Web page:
We always knew we wanted three kids. I don’t know if we wanted to be outnumbered for some sick reason or if just wanted to beat the national average (it’s 2.1 kids right?). So imagine our joy when our two little girls were ages five and two, and I found out that I was pregnant again! I texted a picture of the pregnancy test results to my husband. He met me for lunch to celebrate!
The next week our oldest was scheduled to have her tonsils out. It was a BIG deal at our house! The night before her surgery I started bleeding…I knew it wasn’t a good sign.
I can still see where I was standing in the bathroom when I made the conscious decision to do nothing. I knew that the cycle time in the ED was four hours and that would put me home well after midnight. I wanted to be fresh and ready to take my daughter in for surgery at 6 AM the next morning.
When we got to the Children’s hospital the following morning, my five year old chose bubble gum for the “flavor” of her mask for the anesthesia. This picture was taken of her during the pre-op process when she was still pretty excited about it all. Oh those wild and beautiful curls! A few moments later, though, it got really serious, for me. There’s nothing as hard as reassuring your scared child in the OR and then having her go limp in your arms… “asleep.” It sickened me and I was a wreck.
15 minutes later the surgeon phoned us in the waiting room and told us that the surgery was done, and she was fine and was headed to recovery. That’s when I finally called my OB.
I managed to see my daughter briefly in recovery and then went to have an ultrasound. I left my husband in the recovery room with my daughter and walked over to radiology at the hospital.
The ultrasound tech looked at the image on the screen and asked me a strange question. She asked who was there with me. I explained the situation and that my husband was over with my daughter who just had surgery. I added that I was going back right after the ultrasound.
She mumbled something about the fact that she didn’t think I’d be going right back.
After the ultrasound, I was sent to see my OB who shared with me that I had an ectopic pregnancy. I tried to wrap my brain around the fact that this pregnancy was ending. They were trying to help me understand how serious this was if they didn’t do something quickly.
I remember three things that happened after that:
- My cell phone died and I had no way to charge it, so I was making gut wrenching calls to my husband and my mom from the OB’s clinic phone. I was all alone.
- My OB personally escorted me across campus to the ED, very, very quickly. We took stairways and back hallways that I had never seen before! When we got to the ED, I secretly envied the people waiting in the waiting room who weren’t as “acute” as I was at that moment.
- The nurse in the ED – I don’t remember any other care givers from that day. Just her. She had short sandy brown hair, glasses, and in my memory, a British accent!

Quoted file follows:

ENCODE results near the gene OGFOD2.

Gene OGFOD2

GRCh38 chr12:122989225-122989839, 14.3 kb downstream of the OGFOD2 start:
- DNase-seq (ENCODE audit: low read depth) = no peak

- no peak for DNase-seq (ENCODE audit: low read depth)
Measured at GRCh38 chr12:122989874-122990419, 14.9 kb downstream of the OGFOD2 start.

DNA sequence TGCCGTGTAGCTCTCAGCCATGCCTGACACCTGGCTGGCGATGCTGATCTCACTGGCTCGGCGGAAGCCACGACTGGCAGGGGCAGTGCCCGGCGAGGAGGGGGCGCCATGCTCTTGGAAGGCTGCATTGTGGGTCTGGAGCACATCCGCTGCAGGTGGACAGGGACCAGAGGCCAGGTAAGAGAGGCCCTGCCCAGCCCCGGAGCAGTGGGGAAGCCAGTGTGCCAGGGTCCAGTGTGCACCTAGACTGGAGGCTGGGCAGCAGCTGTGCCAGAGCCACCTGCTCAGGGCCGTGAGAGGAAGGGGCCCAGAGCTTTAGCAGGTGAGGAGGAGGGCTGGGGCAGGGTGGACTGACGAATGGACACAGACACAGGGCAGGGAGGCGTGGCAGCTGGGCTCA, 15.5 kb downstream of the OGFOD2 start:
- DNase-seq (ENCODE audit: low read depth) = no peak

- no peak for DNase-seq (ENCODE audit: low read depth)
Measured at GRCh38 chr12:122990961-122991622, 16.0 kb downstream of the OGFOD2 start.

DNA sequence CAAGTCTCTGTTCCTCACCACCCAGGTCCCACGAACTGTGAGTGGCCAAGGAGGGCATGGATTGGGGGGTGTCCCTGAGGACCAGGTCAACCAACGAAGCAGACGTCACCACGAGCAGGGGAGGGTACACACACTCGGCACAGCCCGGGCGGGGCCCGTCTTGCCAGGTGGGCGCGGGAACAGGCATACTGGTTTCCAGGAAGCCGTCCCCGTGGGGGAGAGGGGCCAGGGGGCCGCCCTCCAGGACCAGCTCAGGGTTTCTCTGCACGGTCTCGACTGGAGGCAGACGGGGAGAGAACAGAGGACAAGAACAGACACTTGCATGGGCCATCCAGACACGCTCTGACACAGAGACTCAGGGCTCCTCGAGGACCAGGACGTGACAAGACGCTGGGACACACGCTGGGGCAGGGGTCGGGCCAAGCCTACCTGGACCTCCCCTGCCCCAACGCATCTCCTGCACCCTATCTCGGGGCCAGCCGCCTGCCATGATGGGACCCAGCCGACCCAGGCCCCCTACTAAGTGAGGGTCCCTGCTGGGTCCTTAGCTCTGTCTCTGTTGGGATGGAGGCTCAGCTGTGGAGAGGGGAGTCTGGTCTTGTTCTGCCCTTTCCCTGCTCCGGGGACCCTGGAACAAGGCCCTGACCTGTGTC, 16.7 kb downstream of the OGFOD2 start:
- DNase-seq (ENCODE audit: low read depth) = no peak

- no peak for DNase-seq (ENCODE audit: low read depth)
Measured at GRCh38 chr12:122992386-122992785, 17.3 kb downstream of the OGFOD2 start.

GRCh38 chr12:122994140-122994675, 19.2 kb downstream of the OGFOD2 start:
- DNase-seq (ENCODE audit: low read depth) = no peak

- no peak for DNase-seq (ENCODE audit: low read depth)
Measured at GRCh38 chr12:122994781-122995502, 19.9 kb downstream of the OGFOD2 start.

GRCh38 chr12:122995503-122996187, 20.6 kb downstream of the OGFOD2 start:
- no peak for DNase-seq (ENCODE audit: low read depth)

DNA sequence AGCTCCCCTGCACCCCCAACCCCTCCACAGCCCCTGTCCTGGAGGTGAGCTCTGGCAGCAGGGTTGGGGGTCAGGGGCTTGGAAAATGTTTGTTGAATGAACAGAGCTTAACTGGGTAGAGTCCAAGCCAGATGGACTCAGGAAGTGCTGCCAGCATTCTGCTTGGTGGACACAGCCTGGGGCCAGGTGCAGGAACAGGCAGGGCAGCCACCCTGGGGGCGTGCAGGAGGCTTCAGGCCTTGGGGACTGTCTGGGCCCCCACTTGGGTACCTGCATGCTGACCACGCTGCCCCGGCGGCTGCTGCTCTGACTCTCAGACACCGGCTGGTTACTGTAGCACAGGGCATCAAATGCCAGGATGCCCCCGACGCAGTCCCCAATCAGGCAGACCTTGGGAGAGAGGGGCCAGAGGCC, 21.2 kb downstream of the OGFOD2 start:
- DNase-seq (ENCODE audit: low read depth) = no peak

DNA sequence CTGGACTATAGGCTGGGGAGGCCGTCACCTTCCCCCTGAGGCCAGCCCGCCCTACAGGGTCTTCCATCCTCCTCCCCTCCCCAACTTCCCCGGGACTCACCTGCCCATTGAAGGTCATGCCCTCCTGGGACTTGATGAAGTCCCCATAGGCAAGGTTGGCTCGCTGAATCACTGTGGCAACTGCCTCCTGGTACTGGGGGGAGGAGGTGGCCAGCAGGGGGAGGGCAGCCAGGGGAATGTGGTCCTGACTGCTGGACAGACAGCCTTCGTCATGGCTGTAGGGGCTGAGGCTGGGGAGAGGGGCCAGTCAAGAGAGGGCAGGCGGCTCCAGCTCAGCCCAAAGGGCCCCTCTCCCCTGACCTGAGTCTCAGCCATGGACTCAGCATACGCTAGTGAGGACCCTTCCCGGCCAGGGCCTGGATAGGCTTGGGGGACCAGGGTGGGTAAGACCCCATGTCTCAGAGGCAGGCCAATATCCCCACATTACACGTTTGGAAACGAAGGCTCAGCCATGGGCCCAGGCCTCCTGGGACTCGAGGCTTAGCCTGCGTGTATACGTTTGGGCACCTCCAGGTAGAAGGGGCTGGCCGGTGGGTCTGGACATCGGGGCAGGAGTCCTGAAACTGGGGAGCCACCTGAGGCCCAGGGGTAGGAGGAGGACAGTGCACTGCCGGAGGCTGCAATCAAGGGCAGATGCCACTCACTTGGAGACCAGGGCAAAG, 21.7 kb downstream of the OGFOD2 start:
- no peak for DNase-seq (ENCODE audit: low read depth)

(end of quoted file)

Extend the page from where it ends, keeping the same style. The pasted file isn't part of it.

Laying on the gurney in the room, I faced a lonely hallway near the ambulance entrance. The computer was attached to the wall so the nurse had to have her back to me as she asked me questions and entered information into the computer. She went through her routine questions and then asked “Was this a ‘tried for’ pregnancy?”
I couldn’t hold back the sniffle when I answered, “Yes.”
What she did next, I’ll never forget.
She left her computer and came to my side. She knelt down to get at eye level with me at the bed and she touched my arm. She gave me a Kleenex.
I don’t remember what she said but I do remember what she did.
I will never forget the comfort, empathy, and support that her simple gesture of stopping everything and coming to just be present in that moment, meant. She was truly present and with me on what was the toughest, most unexpected day of my life.
I share this patient’s story, my personal story, to underscore the fact that for the staff and physicians of the Emergency Department (and beyond), the challenge is not usually having, but demonstrating empathy to patients and families. Empathy is not always grand gestures and long, drawn out conversations. What empathy requires is being present, truly listening, and then having the courage to respond in some way.
In addition to empathy, there are a variety of specific behaviors that staff and physicians can do to make a big difference to patients and families. In our next blog in this Unexpected Experience series, we’ll take a look at more of them.
Finally, in case you’re wondering, my story does have a happy ending. A little over a year after this unexpected experience, we welcomed a healthy baby boy into our family! We did end up getting those 3 kids we always wanted.